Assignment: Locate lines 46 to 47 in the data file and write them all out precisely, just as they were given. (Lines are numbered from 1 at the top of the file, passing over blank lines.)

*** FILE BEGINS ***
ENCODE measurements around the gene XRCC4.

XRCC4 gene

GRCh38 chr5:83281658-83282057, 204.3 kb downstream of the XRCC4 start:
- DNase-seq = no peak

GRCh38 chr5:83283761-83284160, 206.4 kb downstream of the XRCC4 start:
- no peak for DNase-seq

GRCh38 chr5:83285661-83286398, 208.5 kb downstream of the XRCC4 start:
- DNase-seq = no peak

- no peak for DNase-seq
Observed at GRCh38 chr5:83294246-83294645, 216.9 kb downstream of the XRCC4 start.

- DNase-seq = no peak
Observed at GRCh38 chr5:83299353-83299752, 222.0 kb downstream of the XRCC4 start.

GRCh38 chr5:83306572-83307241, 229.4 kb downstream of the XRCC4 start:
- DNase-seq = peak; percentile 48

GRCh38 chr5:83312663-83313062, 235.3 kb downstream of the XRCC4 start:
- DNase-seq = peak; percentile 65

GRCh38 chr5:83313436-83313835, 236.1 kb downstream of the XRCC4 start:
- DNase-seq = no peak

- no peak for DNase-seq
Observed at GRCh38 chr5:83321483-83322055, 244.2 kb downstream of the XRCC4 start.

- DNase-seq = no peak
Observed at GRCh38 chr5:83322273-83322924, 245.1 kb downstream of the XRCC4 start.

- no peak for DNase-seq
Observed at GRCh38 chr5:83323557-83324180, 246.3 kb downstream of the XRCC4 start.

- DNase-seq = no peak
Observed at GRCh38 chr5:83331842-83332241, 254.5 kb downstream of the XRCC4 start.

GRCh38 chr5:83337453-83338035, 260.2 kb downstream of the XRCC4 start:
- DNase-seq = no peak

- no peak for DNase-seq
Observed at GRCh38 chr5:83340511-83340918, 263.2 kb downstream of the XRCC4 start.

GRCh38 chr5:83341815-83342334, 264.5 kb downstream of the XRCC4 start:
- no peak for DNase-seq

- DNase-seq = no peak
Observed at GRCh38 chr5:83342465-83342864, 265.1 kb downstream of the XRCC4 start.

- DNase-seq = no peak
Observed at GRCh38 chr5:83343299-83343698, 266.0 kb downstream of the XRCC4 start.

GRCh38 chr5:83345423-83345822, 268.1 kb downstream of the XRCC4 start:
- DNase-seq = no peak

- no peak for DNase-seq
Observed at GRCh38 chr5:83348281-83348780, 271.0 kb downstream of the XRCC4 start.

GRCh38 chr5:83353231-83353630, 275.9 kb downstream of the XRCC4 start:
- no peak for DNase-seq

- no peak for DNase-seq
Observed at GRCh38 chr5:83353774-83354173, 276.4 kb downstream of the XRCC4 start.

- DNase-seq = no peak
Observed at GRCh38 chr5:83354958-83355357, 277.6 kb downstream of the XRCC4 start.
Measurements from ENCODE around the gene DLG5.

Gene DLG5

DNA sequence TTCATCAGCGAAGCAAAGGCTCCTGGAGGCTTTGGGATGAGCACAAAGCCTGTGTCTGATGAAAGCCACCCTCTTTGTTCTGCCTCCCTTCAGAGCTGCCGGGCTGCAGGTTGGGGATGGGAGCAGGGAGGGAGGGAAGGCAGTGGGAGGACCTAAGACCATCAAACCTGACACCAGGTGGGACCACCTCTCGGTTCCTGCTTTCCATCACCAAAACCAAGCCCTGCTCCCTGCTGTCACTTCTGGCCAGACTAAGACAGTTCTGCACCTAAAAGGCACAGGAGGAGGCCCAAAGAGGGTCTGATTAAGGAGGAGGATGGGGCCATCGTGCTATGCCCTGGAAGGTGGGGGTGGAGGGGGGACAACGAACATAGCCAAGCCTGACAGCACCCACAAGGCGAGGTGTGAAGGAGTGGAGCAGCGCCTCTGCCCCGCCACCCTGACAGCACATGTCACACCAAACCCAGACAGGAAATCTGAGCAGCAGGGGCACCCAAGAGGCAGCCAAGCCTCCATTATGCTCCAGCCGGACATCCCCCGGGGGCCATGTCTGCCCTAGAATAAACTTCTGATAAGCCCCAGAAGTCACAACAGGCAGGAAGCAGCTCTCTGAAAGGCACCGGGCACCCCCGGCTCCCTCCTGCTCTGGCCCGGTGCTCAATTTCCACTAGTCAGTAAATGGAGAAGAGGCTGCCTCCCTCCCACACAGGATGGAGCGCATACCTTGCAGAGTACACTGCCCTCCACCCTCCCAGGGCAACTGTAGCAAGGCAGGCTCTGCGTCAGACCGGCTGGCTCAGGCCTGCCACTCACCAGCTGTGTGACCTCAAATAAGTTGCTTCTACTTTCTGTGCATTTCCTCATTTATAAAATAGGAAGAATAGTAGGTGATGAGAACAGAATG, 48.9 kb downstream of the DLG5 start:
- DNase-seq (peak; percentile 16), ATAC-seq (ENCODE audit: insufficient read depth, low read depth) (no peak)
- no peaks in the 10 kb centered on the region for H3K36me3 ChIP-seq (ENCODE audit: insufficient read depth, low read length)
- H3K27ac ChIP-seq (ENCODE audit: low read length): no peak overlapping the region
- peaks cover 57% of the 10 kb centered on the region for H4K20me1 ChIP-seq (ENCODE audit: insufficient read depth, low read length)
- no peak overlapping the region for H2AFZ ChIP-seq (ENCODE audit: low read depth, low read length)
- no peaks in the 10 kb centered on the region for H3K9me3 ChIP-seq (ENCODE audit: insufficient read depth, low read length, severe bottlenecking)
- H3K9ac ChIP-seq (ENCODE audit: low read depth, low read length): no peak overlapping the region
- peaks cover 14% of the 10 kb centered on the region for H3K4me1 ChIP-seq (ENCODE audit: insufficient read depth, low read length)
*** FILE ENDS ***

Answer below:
Observed at GRCh38 chr5:83354958-83355357, 277.6 kb downstream of the XRCC4 start.
Measurements from ENCODE around the gene DLG5.